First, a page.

Seminar 6: Remembering the Great Depression

Lecture 7: The South
Seminar 7: Memory and Southern Culture

Lecture 8: New England
Seminar 8: Imagining New England

Lecture 9: The West
Seminar 9: The West as Symbol

Lecture 10: Immigrants
Seminar 10: Irish Identity in America

Lecture 11: Migrants
Seminar 11: The Great Migration and the Dust Bowl

Lecture 12: Occupational Groups
Seminar 12: A Miner’s Life

Teaching Methods

Teaching Activities
Category Activity Number Length Student Hours Comment
Guided Independent StudyAssessment preparation and completion651:0065:0040% of guided independent study
Scheduled Learning And Teaching ActivitiesLecture121:0012:00N/A
Guided Independent StudyDirected research and reading651:0065:0040% of guided independent study
Scheduled Learning And Teaching ActivitiesSmall group teaching122:0024:00Seminars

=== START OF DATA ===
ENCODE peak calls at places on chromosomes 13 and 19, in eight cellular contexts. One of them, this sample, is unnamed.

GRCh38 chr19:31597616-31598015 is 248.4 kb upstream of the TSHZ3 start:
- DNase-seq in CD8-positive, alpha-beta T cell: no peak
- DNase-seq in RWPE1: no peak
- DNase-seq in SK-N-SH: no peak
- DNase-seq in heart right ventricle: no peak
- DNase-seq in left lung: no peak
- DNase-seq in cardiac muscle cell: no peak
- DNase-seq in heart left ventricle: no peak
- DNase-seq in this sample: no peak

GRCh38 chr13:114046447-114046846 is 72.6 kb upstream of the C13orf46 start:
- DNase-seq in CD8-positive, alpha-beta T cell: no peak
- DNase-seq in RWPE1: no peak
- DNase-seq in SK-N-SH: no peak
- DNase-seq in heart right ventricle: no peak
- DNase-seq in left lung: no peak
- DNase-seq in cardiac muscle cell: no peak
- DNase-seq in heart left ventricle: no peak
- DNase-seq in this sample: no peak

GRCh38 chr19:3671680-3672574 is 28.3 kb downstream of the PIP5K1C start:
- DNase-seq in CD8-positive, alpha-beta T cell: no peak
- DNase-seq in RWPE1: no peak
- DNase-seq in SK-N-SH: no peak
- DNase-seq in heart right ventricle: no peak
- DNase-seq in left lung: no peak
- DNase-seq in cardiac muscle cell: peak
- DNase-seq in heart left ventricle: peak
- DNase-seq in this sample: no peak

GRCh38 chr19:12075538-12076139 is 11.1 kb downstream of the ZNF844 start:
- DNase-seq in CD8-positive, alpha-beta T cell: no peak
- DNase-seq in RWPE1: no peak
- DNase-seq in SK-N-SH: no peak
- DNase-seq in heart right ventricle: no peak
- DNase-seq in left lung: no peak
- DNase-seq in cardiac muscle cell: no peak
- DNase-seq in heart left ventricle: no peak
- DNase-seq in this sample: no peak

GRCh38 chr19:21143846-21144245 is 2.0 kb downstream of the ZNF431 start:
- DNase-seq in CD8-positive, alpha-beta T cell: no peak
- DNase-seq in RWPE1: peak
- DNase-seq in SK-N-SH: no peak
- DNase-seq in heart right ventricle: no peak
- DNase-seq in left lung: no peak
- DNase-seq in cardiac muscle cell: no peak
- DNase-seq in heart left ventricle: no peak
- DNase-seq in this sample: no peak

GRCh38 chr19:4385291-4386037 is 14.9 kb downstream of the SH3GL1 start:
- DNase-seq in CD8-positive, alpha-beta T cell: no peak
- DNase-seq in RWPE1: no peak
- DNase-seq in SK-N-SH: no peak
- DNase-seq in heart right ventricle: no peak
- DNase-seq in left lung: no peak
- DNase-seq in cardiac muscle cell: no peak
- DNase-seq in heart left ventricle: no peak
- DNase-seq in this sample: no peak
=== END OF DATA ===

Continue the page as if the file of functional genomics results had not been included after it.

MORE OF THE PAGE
Guided Independent StudyIndependent study341:0034:0020% of guided independent study
Total200:00
Teaching Rationale And Relationship

Lectures impart core knowledge and an outline knowledge that students are expected to acquire and they stimulate development of listening and note-taking skills.

Seminars provide students with an opportunity to participate in discussion and thus to improve their oral communication skills.

Assessment Methods

The format of resits will be determined by the Board of Examiners

Exams
Description Length Semester When Set Percentage Comment
Written Examination1352A5048 hour take home exam
Other Assessment
Description Semester When Set Percentage Comment
Essay2M252000 words (including footnotes but excluding bibliography)
Portfolio2M2510 weekly writing assignments totalling 2000 words
Assessment Rationale And Relationship